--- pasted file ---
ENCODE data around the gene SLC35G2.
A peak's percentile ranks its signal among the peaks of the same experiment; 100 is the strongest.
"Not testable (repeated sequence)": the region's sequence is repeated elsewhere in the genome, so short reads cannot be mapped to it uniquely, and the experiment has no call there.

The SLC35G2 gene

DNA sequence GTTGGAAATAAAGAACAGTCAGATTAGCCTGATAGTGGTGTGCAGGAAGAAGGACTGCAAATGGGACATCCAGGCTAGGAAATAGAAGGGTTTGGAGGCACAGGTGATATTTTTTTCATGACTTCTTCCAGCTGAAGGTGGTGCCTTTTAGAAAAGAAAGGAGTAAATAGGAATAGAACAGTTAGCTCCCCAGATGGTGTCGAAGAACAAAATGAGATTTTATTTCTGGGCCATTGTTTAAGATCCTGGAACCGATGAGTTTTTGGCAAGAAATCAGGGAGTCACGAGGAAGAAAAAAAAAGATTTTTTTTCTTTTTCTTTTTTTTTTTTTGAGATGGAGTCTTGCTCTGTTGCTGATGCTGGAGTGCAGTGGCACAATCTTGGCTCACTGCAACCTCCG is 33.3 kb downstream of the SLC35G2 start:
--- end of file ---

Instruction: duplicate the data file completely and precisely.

ENCODE data around the gene SLC35G2.
A peak's percentile ranks its signal among the peaks of the same experiment; 100 is the strongest.
"Not testable (repeated sequence)": the region's sequence is repeated elsewhere in the genome, so short reads cannot be mapped to it uniquely, and the experiment has no call there.

The SLC35G2 gene

DNA sequence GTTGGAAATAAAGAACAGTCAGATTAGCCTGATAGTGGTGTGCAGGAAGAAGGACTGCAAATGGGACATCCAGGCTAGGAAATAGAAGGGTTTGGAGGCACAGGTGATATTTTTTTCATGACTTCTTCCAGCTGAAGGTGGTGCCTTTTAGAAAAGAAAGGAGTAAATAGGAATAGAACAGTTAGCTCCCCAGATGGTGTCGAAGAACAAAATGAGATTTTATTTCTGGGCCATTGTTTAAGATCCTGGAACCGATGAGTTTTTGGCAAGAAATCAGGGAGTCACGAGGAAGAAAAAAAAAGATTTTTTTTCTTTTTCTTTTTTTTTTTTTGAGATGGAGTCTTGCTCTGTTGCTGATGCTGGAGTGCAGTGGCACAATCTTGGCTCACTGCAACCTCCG is 33.3 kb downstream of the SLC35G2 start: